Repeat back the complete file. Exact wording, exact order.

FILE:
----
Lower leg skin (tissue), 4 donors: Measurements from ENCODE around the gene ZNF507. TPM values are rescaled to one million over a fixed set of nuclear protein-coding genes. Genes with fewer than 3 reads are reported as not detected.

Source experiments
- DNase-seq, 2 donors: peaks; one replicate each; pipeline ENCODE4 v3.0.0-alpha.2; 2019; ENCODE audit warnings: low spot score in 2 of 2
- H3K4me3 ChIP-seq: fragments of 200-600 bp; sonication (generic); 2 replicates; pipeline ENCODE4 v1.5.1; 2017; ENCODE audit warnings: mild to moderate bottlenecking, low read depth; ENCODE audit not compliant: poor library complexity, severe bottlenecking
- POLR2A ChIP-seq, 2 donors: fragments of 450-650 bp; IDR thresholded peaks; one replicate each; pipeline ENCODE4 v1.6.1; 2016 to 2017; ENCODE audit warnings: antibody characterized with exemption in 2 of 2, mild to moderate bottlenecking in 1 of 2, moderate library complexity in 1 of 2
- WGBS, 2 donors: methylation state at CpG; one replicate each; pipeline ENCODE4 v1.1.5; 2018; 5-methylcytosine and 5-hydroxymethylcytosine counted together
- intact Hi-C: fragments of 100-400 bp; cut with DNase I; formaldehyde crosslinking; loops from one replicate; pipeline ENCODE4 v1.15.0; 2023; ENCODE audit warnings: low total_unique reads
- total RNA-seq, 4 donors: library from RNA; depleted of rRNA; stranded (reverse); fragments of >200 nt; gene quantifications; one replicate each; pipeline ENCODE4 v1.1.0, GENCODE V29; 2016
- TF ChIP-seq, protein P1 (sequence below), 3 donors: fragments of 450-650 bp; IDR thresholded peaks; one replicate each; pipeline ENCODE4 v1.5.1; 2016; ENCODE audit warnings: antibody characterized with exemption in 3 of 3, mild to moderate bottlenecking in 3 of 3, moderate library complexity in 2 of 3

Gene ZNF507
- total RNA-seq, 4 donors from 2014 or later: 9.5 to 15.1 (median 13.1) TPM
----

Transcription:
Lower leg skin (tissue), 4 donors: Measurements from ENCODE around the gene ZNF507. TPM values are rescaled to one million over a fixed set of nuclear protein-coding genes. Genes with fewer than 3 reads are reported as not detected.

Source experiments
- DNase-seq, 2 donors: peaks; one replicate each; pipeline ENCODE4 v3.0.0-alpha.2; 2019; ENCODE audit warnings: low spot score in 2 of 2
- H3K4me3 ChIP-seq: fragments of 200-600 bp; sonication (generic); 2 replicates; pipeline ENCODE4 v1.5.1; 2017; ENCODE audit warnings: mild to moderate bottlenecking, low read depth; ENCODE audit not compliant: poor library complexity, severe bottlenecking
- POLR2A ChIP-seq, 2 donors: fragments of 450-650 bp; IDR thresholded peaks; one replicate each; pipeline ENCODE4 v1.6.1; 2016 to 2017; ENCODE audit warnings: antibody characterized with exemption in 2 of 2, mild to moderate bottlenecking in 1 of 2, moderate library complexity in 1 of 2
- WGBS, 2 donors: methylation state at CpG; one replicate each; pipeline ENCODE4 v1.1.5; 2018; 5-methylcytosine and 5-hydroxymethylcytosine counted together
- intact Hi-C: fragments of 100-400 bp; cut with DNase I; formaldehyde crosslinking; loops from one replicate; pipeline ENCODE4 v1.15.0; 2023; ENCODE audit warnings: low total_unique reads
- total RNA-seq, 4 donors: library from RNA; depleted of rRNA; stranded (reverse); fragments of >200 nt; gene quantifications; one replicate each; pipeline ENCODE4 v1.1.0, GENCODE V29; 2016
- TF ChIP-seq, protein P1 (sequence below), 3 donors: fragments of 450-650 bp; IDR thresholded peaks; one replicate each; pipeline ENCODE4 v1.5.1; 2016; ENCODE audit warnings: antibody characterized with exemption in 3 of 3, mild to moderate bottlenecking in 3 of 3, moderate library complexity in 2 of 3

Gene ZNF507
- total RNA-seq, 4 donors from 2014 or later: 9.5 to 15.1 (median 13.1) TPM